Rice will be first item on menu for Mc­Carthy’s se­cond bite at the cherry

Sunday Independent (Ireland) - Sport - - SOCCER - COLIN YOUNG EX­CLU­SIVE: MICK Mc­CARTHY IN­TER­VIEW

‘There was a mis­con­cep­tion I had re­tired but I didn’t want to be out of foot­ball in the first place’

WITHIN min­utes of Mick Mc­Carthy leav­ing his Es­sex home on Wed­nes­day morn­ing for a five-hour drive to a din­ner in Sun­der­land, Martin O’Neill’s term as man­ager of the Repub­lic of Ire­land ended af­ter five years in charge. O’Neill’s swift de­par­ture af­ter the goal­less draw in Aarhus sur­prised ev­ery­one, in­clud­ing his fourth-re­moved pre­de­ces­sor and likely suc­ces­sor.

No sur­prise that Mc­Carthy’s mo­bile was buzzing for the en­tire jour­ney. Most of the text mes­sages he an­swered on his ar­rival in Wear­side were from ex-play­ers and jour­nal­ists, some long for­got­ten. At that stage, John De­laney and the FAI had not been in touch, but the ink was still dry­ing on O’Neill and Roy Keane’s sub­stan­tial with­drawal agree­ments.

We had ar­ranged to meet, pre-match, for cof­fee and a catch-up in the ho­tel next to the Sta­dium of Light. That ar­range­ment had been made weeks ago, and my orig­i­nal in­ten­tion was to ask, as he prefers, face-to-face, to write a piece about his wait for a new job, whether the in­creased me­dia pro­file was part of the plan and, yes, if he re­ally wanted the Ire­land job again. I knew it would be post-Aarhus and the out­come might harm my chances.

His suc­ces­sor Paul Hurst had just been sacked by his for­mer club Ip­swich Town when we spoke and there were other Cham­pi­onship man­agers fight­ing to stave off the same fate. It is a cruel wait­ing game and Mc­Carthy has also been a loser in it, but he had to play it if he wanted an­other crack at man­age­ment. And he did.

Sixty in Fe­bru­ary, Mc­Carthy has been ac­tive and very ef­fec­tive in the me­dia since the World Cup fi­nals, a breath of hon­est fresh air in TV and ra­dio stu­dios and, as the night in Sun­der­land and nu­mer­ous oth­ers have proved, he is very pop­u­lar with the pub­lic. But it is club own­ers, chief ex­ecs and chair­men you need to im­press.

“I can’t sit on my arse at home wait­ing for the phone to ring,” he said. “The game has changed and you have to adapt. I know the name Mick Mc­Carthy, and my record, is not enough. You are quickly for­got­ten, and with so many for­eign own­ers, they are look­ing abroad for younger coaches.

“So you have to get your­self out there and I un­der­stand that. I en­joy it, love go­ing to games, be­ing part of a team, and the feed­back has been very pos­i­tive. For­eign own­ers come in and might not know who I am, I get it. You have to keep your name and face out there, as ugly as this face is.

“There was a mis­con­cep­tion that I had re­tired but I didn’t want to be out of foot­ball in the first place. I am hun­gry to get back in but, un­for­tu­nately, that does mean some­one los­ing their job, which is sad. You do know in this pro­fes­sion that jobs will come along. Whether you get them is a dif­fer­ent mat­ter.”

I didn’t need to ask the Ire­land ques­tion but I did any­way — and of course he bloody wants the job.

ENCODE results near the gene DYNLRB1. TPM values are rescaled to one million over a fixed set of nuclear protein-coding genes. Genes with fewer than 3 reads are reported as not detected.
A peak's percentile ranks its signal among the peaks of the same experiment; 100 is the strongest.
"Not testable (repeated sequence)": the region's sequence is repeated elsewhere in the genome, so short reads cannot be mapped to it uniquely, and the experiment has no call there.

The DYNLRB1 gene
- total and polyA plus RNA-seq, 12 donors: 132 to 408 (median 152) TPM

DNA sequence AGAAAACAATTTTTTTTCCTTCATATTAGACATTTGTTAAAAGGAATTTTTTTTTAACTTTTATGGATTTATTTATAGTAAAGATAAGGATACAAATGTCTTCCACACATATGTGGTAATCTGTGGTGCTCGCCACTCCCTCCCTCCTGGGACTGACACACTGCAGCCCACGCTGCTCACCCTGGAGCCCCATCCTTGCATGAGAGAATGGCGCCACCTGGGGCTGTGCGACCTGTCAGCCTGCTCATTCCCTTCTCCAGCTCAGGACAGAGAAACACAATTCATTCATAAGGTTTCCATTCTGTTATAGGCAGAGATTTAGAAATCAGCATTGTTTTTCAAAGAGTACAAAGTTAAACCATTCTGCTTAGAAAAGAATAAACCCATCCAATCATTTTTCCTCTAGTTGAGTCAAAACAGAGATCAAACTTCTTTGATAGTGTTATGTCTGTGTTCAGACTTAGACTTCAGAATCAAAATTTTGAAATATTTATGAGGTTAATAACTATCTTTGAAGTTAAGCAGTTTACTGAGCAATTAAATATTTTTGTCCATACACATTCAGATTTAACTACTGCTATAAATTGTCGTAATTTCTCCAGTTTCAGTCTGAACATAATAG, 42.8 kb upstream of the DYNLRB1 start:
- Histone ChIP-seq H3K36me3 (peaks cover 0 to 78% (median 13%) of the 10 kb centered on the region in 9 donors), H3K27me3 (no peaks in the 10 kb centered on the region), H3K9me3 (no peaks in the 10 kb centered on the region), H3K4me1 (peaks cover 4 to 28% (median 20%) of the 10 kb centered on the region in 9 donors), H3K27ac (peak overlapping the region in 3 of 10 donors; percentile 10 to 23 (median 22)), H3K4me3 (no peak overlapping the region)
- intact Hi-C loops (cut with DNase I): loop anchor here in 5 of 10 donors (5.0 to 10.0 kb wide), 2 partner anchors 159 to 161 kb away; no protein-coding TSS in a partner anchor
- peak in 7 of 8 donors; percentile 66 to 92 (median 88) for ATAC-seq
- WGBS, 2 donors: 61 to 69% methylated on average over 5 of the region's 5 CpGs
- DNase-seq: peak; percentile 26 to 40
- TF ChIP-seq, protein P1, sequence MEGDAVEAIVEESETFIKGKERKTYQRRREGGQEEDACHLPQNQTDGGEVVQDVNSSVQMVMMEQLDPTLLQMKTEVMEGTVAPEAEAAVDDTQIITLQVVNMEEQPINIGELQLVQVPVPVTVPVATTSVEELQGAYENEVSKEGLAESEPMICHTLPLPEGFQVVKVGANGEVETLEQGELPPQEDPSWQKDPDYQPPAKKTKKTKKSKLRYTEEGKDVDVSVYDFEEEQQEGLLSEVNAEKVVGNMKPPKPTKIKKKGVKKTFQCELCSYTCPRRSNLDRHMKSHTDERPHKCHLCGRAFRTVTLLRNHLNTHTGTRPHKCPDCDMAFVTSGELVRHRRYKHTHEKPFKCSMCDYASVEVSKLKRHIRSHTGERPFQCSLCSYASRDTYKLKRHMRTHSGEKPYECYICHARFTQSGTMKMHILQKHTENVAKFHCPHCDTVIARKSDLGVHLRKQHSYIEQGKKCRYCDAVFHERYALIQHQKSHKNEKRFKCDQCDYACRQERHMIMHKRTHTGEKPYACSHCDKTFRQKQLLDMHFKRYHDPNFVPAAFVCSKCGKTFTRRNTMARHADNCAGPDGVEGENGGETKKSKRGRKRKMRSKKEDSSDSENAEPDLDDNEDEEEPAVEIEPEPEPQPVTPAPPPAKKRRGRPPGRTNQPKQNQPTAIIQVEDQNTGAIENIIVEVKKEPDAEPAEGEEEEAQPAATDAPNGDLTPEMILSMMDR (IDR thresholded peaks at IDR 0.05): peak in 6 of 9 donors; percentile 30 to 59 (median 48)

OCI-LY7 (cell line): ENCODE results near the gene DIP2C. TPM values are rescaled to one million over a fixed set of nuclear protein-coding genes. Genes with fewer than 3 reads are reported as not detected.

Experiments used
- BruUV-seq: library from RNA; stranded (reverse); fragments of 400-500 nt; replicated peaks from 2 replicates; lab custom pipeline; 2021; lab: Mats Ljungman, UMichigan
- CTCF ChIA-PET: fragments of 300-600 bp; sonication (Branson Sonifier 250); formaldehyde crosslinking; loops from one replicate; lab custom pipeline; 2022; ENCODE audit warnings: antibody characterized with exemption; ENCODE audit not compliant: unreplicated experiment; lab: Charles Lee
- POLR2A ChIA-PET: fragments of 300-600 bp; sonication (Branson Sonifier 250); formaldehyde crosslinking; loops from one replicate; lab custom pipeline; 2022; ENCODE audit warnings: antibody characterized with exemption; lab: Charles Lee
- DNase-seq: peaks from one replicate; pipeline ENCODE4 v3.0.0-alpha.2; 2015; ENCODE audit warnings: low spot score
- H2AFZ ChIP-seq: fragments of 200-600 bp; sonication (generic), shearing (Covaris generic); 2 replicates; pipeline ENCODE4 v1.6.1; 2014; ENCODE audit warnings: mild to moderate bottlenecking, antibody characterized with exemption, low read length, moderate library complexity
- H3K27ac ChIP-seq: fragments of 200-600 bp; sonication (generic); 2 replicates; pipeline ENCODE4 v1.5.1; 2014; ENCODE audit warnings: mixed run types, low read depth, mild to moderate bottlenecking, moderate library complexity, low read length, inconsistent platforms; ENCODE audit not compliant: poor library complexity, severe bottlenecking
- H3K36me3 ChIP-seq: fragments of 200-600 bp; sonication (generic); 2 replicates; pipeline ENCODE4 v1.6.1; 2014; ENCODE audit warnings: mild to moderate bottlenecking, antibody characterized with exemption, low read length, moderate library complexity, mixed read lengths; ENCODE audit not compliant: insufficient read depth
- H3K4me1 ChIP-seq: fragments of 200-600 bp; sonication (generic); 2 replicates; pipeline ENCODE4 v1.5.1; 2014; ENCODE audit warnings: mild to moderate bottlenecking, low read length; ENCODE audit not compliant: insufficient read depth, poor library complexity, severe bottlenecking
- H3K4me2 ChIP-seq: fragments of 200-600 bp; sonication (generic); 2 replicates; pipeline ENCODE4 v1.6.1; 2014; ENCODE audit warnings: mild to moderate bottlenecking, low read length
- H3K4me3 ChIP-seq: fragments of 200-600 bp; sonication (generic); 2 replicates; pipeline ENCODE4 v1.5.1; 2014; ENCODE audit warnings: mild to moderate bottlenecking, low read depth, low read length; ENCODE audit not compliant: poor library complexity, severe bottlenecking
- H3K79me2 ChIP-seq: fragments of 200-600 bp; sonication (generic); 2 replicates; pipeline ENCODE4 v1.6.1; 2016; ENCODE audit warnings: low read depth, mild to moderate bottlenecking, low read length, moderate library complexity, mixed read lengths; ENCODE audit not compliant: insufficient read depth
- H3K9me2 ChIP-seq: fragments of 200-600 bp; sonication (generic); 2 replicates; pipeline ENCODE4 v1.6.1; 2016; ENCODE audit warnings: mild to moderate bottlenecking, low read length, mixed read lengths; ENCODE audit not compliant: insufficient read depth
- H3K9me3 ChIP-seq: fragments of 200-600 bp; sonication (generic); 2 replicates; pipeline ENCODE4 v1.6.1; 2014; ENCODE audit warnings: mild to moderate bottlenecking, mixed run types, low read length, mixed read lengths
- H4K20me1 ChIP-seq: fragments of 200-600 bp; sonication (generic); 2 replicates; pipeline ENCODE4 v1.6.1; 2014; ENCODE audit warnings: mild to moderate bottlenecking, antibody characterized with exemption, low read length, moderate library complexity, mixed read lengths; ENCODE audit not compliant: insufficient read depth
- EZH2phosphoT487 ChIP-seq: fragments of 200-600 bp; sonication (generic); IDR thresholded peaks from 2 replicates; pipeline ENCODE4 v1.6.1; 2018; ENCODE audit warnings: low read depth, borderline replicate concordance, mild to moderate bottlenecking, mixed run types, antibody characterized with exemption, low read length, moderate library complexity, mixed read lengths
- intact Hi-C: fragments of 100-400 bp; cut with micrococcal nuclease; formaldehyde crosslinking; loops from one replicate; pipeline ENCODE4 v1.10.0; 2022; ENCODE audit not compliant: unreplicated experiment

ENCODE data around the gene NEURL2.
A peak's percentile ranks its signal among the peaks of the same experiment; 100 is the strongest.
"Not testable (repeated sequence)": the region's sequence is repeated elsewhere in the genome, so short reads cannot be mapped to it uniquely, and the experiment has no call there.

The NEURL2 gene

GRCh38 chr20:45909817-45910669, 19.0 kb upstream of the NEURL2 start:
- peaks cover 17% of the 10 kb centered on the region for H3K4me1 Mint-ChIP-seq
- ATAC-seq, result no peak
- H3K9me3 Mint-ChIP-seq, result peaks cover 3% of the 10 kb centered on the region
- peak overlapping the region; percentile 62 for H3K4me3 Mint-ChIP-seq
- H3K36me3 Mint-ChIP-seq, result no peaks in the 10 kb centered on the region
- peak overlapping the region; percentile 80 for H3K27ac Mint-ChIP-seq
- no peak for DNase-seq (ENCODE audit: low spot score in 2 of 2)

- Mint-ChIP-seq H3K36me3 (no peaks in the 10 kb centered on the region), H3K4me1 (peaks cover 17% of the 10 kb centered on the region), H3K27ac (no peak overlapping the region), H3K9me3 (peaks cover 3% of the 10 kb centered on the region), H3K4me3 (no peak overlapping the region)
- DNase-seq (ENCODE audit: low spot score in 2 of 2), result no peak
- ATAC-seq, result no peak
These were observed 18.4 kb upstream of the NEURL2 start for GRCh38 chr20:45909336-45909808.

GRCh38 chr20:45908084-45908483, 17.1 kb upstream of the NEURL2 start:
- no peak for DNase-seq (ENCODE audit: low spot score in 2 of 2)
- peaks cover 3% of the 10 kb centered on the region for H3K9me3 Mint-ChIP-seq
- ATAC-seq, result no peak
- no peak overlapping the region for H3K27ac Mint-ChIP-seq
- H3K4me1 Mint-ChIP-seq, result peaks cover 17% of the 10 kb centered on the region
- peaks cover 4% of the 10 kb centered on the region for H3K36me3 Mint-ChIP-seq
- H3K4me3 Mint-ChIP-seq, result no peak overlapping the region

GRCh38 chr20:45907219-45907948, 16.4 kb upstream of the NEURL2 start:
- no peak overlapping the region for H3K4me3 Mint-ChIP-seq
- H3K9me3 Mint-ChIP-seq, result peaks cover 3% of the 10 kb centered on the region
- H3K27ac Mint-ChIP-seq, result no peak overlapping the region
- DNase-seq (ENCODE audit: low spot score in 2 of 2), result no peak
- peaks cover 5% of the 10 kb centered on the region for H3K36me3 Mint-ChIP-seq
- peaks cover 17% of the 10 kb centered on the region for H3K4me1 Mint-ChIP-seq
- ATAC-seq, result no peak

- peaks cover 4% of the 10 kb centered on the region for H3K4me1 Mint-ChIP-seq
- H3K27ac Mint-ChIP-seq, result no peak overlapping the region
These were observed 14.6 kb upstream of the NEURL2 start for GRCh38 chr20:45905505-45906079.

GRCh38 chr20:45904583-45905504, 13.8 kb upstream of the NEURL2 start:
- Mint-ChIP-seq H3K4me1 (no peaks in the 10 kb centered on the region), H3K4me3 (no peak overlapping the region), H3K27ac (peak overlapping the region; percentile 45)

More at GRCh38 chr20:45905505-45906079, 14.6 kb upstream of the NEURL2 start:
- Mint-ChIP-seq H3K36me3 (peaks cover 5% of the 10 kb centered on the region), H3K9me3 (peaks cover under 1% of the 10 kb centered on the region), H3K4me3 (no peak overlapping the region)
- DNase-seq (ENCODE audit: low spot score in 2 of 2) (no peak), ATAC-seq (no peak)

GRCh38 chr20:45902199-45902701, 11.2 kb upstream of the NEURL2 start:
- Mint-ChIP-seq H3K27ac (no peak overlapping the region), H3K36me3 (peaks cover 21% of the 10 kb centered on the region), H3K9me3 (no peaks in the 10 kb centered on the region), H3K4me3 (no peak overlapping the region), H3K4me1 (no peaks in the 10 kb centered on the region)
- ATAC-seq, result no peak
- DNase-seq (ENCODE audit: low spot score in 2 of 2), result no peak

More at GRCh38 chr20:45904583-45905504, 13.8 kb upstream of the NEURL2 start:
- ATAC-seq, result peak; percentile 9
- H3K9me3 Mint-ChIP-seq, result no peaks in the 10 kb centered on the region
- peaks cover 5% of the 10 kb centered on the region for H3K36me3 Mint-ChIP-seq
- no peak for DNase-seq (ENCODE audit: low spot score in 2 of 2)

“And if I don’t get it now, I never will,” he told me and the en­thralled au­di­ence later that night at the din­ner, which got an­other laugh in his brief, to-the-point an­swer to host Phil Houri­gan’s ques­tion on his prospects.

Phil: “I have in­ter­viewed hun­dreds of sports­men and women over the years and Mick is one of the best. He is an ab­so­lute gent, bru­tally hon­est, in­cred­i­bly pas­sion­ate and tremen­dously funny.”

Mick Mc­Carthy’s week started with Den­mark ver­sus Repub­lic of Ire­land. Never a ca­sual TV viewer, he was an Ir­ish sup­porter, more than a lit­tle frus­trated with the team. A lack of chances cre­ated. More im­por­tantly, a lack of pas­sion. If only his dream job were his again.

On Tues­day evening, af­ter a chippy tea at home with wife Fiona, he was re­search­ing for that din­ner in Sun­der­land the fol­low­ing night. Ap­pointed man­ager of Sun­der­land 15 years ago, he lasted just un­der three sea­sons. As was the case for most of his club ca­reer, Mc­Carthy was asked/told to scrimp and scrape for sign­ings by his board, and duly obliged.

His notes on Sun­der­land brought the mem­o­ries, the sign­ings and the de­par­tures flood­ing back. He goes through the names who even­tu­ally helped win pro­mo­tion from the Cham­pi­onship at the se­cond at­tempt af­ter chair­man Bob Mur­ray fi­nally fol­lowed Peter Reid’s ad­vice on his de­par­ture and ap­pointed Mc­Carthy, four months af­ter his exit from the Ire­land job. Mur­ray had ini­tially pre­ferred to lis­ten to Howard Wilkin­son, who rec­om­mended him­self and lasted just five months.

Sun­der­land made more than £14m in trans­fers in the sum­mer of 2004 — in­ter­na­tion­als Kevin Phillips, Kevin Kil­bane, Gavin McCann, Thomas Sorensen, Jody Crad­dock and Clau­dio Reyna all left the sunken ship — and Mc­Carthy re­mem­bers clear­ing out Tore An­dre Flo, Andy Gray, Emer­son Thome and Lil­ian Laslan­des on frees and loans to trim the wage bill.

And he re­lied on frees and loans to re­build. Jeff Whit­ley, Gary Breen, Tommy Smith, Alan Quinn, Kevin Cooper, Dar­ren By­field, Colin Cooper, Carl Robin­son and teenage loa­nee Ste­wart Down­ing were signed in the first sea­son. Hardly names to strike fear into the Cham­pi­onship, but Sun­der­land fin­ished third, los­ing in the play-offs to Crys­tal Palace.